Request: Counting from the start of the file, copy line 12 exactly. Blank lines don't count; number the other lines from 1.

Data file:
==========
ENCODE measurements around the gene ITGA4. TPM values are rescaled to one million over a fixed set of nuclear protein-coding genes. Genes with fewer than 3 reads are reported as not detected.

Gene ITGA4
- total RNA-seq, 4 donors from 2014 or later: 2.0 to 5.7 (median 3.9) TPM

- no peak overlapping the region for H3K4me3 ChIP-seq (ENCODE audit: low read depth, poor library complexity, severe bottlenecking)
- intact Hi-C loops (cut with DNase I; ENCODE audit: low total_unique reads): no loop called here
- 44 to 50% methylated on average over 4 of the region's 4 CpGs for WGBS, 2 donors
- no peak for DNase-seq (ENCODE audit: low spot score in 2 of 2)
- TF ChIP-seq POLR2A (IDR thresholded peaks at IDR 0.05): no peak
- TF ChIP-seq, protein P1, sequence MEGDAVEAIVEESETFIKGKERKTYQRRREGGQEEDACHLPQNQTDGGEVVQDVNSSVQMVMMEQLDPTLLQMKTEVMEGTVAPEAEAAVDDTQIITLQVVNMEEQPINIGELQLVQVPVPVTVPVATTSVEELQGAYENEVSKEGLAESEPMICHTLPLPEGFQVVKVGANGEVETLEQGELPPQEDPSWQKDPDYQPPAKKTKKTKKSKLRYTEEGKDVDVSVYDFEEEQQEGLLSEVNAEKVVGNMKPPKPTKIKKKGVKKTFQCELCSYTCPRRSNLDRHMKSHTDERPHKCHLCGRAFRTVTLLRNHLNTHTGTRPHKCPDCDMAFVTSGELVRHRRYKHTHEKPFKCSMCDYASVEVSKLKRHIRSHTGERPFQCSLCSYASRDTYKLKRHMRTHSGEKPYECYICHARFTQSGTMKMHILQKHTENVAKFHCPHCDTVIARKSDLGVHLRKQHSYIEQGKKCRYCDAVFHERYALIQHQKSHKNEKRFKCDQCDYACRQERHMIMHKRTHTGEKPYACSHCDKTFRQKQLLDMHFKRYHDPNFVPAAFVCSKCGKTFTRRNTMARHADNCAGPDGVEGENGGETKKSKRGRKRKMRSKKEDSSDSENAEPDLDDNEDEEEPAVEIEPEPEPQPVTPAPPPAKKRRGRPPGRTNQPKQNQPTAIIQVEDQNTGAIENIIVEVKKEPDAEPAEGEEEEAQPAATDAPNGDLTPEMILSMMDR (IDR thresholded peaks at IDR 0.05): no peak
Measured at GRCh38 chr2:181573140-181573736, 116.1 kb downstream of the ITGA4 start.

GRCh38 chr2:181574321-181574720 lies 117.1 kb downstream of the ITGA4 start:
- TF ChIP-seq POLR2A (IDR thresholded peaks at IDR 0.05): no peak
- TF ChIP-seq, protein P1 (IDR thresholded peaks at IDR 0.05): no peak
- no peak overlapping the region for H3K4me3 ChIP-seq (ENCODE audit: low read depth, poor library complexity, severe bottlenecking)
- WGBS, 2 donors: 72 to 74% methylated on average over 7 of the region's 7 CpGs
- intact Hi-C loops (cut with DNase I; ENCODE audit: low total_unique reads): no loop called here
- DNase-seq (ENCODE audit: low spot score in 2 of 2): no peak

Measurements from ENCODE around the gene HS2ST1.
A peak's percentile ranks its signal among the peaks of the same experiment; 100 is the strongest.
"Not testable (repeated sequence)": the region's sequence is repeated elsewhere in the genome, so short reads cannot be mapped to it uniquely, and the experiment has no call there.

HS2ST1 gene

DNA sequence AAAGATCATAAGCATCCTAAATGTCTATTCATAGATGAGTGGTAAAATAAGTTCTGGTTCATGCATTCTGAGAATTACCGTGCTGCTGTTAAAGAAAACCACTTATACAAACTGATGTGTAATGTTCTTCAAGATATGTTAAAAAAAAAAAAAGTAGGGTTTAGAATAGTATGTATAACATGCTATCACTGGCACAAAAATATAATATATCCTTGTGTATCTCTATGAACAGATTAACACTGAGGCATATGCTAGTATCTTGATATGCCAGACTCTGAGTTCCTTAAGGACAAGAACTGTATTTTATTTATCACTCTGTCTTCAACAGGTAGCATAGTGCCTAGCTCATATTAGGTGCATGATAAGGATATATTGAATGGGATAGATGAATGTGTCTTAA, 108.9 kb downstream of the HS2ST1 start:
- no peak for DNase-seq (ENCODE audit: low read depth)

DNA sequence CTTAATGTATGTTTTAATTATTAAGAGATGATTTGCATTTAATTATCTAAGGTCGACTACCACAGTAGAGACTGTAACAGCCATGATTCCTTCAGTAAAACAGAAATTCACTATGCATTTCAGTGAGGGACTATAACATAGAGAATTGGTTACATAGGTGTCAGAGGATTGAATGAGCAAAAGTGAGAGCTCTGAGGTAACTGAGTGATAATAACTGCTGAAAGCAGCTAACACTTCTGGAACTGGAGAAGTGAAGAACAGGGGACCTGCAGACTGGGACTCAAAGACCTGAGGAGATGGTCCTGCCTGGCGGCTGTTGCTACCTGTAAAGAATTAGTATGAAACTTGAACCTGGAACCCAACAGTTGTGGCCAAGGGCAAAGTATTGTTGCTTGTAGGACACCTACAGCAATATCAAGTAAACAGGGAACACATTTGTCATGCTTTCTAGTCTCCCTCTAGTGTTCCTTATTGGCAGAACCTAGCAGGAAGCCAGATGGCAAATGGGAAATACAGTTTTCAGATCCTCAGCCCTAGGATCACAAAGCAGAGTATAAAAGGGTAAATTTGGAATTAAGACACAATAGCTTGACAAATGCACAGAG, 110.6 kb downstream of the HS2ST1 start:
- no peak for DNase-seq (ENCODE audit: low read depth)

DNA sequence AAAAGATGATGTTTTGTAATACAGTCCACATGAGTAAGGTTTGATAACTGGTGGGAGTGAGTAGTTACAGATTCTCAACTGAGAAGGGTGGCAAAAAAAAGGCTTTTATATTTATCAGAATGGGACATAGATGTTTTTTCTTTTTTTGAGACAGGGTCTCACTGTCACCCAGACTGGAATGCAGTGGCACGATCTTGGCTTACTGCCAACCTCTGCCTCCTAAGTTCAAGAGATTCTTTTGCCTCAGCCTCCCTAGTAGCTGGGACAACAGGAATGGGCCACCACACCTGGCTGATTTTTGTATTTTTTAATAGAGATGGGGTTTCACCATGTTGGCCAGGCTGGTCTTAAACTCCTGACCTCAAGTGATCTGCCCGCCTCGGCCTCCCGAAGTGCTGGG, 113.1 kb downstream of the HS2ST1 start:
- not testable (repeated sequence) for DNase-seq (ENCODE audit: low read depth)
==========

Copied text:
- TF ChIP-seq POLR2A (IDR thresholded peaks at IDR 0.05): no peak